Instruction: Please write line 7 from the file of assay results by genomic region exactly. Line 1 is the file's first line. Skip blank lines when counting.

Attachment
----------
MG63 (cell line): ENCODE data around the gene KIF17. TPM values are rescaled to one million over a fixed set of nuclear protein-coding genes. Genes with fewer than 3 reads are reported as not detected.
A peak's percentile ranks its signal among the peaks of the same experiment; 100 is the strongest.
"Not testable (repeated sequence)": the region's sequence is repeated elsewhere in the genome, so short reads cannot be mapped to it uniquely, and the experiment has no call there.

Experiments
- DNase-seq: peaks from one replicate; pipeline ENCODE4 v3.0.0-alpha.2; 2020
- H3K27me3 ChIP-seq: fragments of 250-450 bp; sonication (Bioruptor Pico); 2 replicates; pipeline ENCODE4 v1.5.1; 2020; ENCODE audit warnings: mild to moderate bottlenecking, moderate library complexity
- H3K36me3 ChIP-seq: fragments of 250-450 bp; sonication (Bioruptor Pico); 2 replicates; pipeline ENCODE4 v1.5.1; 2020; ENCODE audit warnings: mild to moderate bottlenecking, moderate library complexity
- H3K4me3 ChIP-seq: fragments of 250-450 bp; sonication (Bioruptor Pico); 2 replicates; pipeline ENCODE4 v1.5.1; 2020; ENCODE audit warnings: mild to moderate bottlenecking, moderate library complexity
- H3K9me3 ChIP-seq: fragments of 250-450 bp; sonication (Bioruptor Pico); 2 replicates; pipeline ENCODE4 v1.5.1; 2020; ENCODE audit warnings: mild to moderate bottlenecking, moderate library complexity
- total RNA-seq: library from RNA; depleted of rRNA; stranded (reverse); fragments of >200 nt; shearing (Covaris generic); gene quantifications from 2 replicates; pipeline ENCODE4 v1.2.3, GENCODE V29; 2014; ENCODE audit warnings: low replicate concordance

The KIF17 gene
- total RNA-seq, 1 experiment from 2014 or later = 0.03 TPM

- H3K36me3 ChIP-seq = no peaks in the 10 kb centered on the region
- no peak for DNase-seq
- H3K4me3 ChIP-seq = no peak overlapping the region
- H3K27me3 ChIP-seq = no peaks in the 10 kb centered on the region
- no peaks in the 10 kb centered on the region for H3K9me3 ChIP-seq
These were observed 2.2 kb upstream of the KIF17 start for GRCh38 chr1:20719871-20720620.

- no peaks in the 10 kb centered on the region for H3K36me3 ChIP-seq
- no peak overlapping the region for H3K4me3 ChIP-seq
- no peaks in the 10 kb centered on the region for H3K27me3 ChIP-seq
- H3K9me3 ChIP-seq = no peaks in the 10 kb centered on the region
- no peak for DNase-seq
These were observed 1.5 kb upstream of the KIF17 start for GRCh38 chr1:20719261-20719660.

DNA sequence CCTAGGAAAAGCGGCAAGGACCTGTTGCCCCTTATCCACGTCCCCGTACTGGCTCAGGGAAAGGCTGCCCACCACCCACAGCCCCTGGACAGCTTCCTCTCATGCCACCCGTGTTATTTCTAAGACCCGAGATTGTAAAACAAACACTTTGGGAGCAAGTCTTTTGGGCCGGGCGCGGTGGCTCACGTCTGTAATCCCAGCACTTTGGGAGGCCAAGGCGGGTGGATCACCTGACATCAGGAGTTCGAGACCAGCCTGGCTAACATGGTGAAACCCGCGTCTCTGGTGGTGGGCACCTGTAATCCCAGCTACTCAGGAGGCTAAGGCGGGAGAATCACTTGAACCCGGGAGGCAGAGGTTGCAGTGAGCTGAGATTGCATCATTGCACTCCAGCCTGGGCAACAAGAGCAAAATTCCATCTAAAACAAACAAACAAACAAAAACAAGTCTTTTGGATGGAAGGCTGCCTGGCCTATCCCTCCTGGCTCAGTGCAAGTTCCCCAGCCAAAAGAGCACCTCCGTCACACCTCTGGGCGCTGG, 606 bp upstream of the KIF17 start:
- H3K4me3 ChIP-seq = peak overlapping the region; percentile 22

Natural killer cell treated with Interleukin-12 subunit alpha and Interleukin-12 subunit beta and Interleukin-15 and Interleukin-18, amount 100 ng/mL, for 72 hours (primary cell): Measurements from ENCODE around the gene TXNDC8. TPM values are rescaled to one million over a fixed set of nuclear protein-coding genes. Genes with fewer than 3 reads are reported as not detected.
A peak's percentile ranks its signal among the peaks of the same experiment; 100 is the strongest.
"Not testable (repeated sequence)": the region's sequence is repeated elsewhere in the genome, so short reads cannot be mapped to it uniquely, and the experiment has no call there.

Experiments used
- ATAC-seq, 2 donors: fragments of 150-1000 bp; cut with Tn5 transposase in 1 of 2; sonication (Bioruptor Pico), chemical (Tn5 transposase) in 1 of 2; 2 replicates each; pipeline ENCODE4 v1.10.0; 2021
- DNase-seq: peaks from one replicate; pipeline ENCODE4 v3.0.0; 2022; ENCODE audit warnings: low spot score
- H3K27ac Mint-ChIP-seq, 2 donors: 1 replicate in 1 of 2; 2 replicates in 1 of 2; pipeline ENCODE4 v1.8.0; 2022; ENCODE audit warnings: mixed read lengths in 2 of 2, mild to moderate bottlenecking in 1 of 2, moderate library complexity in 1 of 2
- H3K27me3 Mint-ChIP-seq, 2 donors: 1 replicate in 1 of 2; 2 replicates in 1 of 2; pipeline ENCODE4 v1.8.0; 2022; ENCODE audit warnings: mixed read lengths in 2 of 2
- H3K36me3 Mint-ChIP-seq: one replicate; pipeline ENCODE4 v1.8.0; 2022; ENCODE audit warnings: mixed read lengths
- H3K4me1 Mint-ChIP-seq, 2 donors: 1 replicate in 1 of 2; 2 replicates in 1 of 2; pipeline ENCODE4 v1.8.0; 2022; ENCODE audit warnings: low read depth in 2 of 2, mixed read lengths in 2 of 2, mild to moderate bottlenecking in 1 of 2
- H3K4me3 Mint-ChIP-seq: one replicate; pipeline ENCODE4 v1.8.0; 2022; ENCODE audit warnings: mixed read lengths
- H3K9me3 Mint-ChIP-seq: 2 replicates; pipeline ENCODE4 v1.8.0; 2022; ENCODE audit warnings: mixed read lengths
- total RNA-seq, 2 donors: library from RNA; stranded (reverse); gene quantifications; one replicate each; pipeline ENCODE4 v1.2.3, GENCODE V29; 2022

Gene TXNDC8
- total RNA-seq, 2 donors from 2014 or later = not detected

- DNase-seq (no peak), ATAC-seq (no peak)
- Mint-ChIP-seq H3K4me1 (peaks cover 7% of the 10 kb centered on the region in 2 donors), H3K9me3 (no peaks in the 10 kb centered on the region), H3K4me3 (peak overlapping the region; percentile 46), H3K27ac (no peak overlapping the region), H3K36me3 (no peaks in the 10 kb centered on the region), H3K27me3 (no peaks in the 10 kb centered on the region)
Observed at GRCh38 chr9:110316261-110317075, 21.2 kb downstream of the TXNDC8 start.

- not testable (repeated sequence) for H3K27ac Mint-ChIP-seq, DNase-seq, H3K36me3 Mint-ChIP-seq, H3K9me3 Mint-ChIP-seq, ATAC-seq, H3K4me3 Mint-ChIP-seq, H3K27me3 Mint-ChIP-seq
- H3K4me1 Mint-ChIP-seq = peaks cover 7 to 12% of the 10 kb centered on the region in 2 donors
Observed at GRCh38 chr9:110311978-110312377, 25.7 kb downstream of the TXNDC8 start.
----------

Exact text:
- H3K36me3 ChIP-seq: fragments of 250-450 bp; sonication (Bioruptor Pico); 2 replicates; pipeline ENCODE4 v1.5.1; 2020; ENCODE audit warnings: mild to moderate bottlenecking, moderate library complexity